By Edwin Johan Santana Gaarder
As a European-born Brazilian of mixed heritage, taking part in the World Cup in the region of my mother’s birth, one might say that I have a privileged outlook on this extraordinary event. Whilst maintaining the critical posture of a European, with first-world expectations regarding the organisation of the World Cup, I am nevertheless able to witness the event as an insider and understand the details of what might seem, to many, an incomprehensible jumble run by a chaotic administration and enjoyed by the most fanatic and enthusiastic fan base in the world. I chose to return to Fortaleza (in the northeast of Brazil) because I knew that this World Cup would be special, not only with regards to the quality of the football and the ardour of the Brazilian fans, but also because it has ignited a genuine movement for political change in a country that desperately needs it. Brazil is divided between those whose love for the sport is unconditional and leads them to accept the disgraceful opportunism of national and local politicians who deliberately sabotage the event, and those who have decided to sacrifice the game in order to promote political objectives that they consider more important to the nation, such as healthcare, education and economic opportunity. I believe that it is possible to assume both postures, and to celebrate the momentum generated by the World Cup whilst simultaneously deploring the fact that it has hitherto been unaccompanied by real social change.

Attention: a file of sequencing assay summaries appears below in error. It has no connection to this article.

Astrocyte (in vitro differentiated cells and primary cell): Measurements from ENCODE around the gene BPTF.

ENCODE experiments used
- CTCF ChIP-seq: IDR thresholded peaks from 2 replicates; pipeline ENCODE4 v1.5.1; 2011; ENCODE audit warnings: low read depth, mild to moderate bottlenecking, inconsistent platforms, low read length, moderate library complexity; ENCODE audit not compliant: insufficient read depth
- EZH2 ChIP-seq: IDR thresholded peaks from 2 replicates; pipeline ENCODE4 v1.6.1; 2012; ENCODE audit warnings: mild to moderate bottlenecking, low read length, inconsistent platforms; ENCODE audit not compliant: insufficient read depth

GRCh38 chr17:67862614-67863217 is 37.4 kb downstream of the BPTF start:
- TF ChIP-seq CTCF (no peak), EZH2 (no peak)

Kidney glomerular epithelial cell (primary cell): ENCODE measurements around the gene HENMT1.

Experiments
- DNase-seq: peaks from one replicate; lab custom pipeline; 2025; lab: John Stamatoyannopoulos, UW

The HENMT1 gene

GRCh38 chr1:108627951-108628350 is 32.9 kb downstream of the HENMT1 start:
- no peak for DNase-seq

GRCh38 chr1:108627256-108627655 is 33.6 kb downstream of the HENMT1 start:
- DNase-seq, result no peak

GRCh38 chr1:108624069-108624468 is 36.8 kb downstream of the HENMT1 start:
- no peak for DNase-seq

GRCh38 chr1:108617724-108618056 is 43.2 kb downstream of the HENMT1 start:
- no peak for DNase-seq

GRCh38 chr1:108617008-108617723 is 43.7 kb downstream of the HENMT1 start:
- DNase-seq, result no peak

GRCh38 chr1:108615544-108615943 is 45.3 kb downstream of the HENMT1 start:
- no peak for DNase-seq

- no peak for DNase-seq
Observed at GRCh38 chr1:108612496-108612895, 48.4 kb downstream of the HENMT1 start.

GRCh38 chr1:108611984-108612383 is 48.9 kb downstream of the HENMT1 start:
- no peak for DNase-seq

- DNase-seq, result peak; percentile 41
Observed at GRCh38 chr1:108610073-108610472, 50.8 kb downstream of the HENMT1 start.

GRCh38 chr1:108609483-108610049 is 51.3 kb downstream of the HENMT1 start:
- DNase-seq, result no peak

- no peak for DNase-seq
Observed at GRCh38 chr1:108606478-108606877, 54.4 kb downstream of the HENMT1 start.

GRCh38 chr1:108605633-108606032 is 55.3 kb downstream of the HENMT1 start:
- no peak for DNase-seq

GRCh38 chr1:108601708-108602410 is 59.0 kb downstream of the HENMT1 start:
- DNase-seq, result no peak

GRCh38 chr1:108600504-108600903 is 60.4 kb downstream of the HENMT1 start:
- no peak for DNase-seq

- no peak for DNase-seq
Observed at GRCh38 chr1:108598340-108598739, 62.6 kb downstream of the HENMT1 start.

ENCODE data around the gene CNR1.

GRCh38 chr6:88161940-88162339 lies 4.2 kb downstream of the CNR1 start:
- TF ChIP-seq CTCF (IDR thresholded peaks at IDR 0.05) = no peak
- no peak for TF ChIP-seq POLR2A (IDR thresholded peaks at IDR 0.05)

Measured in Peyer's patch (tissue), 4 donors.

My first few days in Fortaleza were accompanied by a deep feeling of disappointment, as I began to realize that the improvements that had been promised when I left two years ago had failed to materialize. The official guide to the city includes a map of the underground railway system that has yet to be completed, indicating the location of stations that do not even exist. The traffic in the city is infernal, trapping the locals in a daily commute of up to two hours, regardless of whether they have the means to travel by car or are crammed like sardines into age-old buses without air-conditioning, in a city where the average temperature throughout the year is 32°C. Worst of all is the crime, which has only increased in the two years since I left. Having been here for less than a week, I have already witnessed two arrests, several acts of violence by the police against unarmed men and, of course, the petty theft which is routine in this country. The increase in the available police force is less reassuring than it might seem to the outsider, since the trigger-happy nature of both the perpetrators and the preventers of crime make shootings a regular occurrence in this largely residential city, even during daylight hours. I do not know, moreover, if it would be worse to be kidnapped by unscrupulous “marginals” (marginais), as the locals say, or to be imprisoned in one of the hell-holes that Brazilians call a prison. Several times already, I have found myself feeling pity for those on the other side of society, having seen one fellow squirming as he was kicked repeatedly by an officer, gun held to the head, or another who was aggressively searched then tossed away without an apology, before rejoining his wife and two children at the FIFA fan fest.